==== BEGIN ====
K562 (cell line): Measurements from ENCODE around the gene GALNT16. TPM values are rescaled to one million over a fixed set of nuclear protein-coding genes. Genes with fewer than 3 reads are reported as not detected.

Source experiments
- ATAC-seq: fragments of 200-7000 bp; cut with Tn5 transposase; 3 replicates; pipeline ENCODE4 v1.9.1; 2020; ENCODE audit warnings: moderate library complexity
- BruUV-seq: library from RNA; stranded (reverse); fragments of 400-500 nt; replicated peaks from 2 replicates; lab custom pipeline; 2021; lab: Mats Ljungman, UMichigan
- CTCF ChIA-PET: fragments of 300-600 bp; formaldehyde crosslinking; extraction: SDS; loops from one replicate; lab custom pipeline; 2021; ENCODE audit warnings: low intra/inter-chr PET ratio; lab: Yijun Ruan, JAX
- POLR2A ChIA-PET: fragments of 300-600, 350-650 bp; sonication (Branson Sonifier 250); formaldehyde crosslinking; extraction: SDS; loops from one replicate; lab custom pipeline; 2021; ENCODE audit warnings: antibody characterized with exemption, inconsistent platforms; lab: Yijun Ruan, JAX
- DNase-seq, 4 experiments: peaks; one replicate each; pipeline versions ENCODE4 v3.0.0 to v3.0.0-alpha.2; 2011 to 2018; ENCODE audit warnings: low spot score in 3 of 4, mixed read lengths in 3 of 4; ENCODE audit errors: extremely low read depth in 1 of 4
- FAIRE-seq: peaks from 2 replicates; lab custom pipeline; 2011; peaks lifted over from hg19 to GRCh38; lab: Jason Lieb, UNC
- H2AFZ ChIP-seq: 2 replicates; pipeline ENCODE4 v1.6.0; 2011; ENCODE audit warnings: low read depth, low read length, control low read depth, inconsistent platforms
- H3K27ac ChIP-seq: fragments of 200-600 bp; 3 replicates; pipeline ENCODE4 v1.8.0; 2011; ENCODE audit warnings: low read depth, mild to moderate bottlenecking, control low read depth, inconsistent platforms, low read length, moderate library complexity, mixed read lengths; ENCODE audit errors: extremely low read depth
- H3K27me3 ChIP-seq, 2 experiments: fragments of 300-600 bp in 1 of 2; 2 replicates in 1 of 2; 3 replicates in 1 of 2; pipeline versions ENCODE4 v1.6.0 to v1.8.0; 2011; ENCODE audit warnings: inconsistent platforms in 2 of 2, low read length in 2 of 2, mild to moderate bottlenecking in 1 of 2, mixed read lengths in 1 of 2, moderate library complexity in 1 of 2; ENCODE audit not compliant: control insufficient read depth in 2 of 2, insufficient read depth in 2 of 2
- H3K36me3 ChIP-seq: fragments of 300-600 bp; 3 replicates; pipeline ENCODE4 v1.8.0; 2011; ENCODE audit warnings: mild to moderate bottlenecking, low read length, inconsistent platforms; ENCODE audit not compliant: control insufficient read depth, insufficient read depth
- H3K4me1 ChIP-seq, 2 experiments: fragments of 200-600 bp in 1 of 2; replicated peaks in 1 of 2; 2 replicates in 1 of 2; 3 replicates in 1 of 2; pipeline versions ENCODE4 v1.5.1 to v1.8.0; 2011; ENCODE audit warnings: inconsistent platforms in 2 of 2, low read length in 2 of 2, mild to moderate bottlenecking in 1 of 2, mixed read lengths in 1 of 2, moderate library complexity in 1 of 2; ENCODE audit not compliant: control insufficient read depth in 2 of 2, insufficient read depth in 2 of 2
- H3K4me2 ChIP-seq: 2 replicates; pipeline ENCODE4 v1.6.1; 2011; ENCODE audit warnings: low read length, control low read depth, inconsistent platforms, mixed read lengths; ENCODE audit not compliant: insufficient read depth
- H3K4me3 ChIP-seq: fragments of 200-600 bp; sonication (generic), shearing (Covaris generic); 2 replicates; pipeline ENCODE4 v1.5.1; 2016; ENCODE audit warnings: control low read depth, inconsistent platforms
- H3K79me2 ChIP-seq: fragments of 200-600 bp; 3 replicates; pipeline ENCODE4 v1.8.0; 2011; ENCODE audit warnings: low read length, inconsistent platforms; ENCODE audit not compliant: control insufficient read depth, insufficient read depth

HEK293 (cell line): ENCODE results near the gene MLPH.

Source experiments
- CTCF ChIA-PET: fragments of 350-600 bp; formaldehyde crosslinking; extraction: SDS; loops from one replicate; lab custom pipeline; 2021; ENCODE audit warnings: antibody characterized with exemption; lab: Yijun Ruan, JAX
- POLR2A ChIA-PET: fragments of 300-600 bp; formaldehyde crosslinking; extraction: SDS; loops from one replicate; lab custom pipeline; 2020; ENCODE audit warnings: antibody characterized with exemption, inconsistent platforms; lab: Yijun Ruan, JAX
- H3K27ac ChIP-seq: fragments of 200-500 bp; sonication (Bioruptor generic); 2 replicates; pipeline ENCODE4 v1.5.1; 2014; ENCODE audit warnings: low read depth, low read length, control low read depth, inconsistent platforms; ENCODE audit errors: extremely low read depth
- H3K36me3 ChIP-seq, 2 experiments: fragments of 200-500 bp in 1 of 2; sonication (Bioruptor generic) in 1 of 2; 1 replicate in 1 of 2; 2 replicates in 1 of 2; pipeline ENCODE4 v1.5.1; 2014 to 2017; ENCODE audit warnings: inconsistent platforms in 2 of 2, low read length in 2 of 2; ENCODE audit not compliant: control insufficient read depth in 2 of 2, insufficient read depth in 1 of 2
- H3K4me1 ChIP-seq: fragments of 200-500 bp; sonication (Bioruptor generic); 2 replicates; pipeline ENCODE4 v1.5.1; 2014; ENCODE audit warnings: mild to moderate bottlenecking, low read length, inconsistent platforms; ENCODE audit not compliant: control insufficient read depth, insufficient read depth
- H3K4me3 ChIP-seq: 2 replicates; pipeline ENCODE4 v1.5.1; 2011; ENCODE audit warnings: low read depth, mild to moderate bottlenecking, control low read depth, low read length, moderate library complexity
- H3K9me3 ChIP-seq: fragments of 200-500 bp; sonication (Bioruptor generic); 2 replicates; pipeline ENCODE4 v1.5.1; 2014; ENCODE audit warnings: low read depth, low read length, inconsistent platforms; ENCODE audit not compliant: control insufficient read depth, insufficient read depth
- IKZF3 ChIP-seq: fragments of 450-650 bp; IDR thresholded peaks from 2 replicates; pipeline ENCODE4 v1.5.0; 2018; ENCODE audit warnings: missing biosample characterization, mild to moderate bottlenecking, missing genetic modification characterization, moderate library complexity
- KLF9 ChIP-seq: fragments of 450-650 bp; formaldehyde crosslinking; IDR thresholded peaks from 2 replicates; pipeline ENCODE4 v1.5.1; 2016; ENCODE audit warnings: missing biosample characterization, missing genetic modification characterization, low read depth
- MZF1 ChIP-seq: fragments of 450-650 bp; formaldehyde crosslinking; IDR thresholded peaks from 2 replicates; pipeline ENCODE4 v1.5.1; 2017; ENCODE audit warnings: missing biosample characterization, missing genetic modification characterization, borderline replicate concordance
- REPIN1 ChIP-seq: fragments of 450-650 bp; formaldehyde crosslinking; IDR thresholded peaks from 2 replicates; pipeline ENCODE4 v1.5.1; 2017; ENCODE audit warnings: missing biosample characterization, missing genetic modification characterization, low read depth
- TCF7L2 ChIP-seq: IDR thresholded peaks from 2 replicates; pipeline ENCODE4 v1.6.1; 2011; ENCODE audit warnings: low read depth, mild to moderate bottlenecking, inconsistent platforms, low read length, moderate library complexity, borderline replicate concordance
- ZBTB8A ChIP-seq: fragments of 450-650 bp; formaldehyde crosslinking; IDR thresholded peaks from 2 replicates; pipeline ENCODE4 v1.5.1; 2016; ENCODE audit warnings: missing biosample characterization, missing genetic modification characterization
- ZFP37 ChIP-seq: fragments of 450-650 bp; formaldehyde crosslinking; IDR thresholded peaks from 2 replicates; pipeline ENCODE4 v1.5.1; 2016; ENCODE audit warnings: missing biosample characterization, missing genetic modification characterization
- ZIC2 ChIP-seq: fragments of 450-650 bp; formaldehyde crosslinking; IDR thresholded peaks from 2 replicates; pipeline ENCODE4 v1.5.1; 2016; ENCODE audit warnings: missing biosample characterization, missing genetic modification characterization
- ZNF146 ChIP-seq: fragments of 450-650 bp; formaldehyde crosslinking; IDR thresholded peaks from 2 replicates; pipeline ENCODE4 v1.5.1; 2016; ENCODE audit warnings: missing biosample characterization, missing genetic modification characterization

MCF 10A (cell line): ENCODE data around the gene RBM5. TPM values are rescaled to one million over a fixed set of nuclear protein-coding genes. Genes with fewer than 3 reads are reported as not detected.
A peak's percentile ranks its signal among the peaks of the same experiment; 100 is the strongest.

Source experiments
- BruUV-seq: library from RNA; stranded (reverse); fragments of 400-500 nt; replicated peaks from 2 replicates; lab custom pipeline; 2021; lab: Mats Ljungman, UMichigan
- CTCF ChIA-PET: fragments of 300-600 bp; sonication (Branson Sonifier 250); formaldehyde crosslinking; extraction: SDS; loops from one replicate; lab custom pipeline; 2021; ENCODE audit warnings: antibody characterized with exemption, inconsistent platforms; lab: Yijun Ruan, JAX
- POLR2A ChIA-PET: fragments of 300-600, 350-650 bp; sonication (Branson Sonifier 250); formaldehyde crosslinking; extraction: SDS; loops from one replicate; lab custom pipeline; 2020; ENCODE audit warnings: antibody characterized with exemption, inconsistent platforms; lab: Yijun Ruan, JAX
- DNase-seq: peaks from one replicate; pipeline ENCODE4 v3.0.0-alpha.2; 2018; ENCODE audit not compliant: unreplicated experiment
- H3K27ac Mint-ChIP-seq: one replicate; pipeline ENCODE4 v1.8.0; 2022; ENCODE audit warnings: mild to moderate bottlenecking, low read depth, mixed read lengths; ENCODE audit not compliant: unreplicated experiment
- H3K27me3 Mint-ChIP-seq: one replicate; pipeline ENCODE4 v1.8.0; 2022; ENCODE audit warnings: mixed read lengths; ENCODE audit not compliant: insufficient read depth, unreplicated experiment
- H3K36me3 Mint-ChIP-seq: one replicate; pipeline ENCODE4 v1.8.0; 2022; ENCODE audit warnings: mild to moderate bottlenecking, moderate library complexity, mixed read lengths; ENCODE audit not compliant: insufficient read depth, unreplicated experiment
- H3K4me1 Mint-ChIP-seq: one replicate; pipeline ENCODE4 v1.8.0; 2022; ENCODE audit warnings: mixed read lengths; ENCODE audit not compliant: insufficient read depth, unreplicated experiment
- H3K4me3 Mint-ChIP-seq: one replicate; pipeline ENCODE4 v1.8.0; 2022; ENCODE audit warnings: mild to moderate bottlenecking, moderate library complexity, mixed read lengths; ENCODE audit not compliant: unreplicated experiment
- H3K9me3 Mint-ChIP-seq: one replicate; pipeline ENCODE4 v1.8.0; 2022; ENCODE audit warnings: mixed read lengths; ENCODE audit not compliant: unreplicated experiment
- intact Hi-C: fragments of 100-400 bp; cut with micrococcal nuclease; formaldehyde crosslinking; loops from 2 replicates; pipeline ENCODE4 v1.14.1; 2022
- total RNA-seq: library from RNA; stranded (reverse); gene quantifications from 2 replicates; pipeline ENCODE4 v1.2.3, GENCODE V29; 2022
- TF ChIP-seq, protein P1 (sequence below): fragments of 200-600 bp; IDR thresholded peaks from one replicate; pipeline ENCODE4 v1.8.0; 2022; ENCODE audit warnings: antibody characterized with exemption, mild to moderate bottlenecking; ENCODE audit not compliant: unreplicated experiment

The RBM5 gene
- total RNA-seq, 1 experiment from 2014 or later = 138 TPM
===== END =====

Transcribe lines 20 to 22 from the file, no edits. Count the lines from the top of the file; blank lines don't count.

- POLR2A ChIA-PET: fragments of 300-600 bp; formaldehyde crosslinking; extraction: SDS; loops from one replicate; lab custom pipeline; 2020; ENCODE audit warnings: antibody characterized with exemption, inconsistent platforms; lab: Yijun Ruan, JAX
- H3K27ac ChIP-seq: fragments of 200-500 bp; sonication (Bioruptor generic); 2 replicates; pipeline ENCODE4 v1.5.1; 2014; ENCODE audit warnings: low read depth, low read length, control low read depth, inconsistent platforms; ENCODE audit errors: extremely low read depth
- H3K36me3 ChIP-seq, 2 experiments: fragments of 200-500 bp in 1 of 2; sonication (Bioruptor generic) in 1 of 2; 1 replicate in 1 of 2; 2 replicates in 1 of 2; pipeline ENCODE4 v1.5.1; 2014 to 2017; ENCODE audit warnings: inconsistent platforms in 2 of 2, low read length in 2 of 2; ENCODE audit not compliant: control insufficient read depth in 2 of 2, insufficient read depth in 1 of 2